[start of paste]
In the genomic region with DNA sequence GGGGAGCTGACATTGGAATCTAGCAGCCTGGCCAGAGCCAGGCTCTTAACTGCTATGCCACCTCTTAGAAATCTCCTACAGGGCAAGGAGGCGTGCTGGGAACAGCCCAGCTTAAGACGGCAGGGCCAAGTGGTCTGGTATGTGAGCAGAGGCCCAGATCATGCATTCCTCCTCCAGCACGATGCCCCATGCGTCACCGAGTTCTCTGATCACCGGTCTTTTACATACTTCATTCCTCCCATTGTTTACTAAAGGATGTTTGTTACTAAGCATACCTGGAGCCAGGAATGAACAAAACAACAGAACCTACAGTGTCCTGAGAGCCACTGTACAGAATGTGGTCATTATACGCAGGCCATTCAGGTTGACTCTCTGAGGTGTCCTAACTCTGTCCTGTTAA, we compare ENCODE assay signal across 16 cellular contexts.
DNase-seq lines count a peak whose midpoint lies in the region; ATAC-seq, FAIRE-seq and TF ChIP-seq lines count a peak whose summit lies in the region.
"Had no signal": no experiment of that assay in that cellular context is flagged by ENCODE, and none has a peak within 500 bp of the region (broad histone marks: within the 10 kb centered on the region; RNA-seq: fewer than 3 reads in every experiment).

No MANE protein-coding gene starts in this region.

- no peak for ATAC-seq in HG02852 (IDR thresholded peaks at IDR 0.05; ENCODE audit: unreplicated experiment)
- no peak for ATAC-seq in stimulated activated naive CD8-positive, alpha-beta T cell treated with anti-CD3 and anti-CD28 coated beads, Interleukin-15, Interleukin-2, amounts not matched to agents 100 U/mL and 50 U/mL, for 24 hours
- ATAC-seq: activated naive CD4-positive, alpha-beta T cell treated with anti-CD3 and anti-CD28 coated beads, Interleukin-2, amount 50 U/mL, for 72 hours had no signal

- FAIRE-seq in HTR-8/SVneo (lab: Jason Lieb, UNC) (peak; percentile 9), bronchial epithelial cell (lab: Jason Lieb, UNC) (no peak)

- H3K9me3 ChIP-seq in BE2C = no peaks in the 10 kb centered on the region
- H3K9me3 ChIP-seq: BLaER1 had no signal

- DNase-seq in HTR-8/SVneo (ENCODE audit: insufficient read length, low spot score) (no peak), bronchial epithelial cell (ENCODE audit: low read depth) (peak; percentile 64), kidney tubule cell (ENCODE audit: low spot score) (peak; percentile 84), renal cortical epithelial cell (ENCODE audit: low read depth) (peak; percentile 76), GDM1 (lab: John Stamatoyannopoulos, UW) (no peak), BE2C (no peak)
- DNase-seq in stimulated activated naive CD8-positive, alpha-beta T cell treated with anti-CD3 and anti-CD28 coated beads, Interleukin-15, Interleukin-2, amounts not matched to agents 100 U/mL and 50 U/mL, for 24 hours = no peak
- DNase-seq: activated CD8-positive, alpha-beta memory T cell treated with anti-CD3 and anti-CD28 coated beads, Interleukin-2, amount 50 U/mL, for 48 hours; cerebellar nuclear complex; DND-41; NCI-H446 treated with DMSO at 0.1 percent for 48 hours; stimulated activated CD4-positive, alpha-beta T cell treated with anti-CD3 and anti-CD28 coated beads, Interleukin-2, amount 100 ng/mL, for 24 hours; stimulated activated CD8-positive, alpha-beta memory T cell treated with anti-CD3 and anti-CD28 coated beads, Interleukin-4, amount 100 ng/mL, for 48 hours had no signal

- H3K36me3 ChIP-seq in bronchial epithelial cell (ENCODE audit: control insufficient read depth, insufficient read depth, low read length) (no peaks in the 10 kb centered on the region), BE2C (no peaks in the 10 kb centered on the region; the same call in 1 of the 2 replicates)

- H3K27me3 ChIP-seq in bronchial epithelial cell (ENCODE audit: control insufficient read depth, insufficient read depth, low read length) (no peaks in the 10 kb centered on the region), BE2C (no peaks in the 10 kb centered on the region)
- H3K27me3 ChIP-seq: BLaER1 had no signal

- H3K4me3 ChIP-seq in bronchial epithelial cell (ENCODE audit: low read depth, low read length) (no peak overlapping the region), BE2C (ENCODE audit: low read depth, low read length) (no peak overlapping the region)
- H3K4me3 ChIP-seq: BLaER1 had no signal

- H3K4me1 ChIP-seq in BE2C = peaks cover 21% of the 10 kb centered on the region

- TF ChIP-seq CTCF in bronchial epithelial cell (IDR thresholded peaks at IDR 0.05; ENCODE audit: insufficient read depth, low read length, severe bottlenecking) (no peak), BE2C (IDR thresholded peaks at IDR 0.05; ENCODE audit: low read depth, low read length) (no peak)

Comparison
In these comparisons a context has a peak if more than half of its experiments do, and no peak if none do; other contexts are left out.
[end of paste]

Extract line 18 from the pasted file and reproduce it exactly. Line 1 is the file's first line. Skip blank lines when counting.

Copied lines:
- H3K4me3 ChIP-seq: BLaER1 had no signal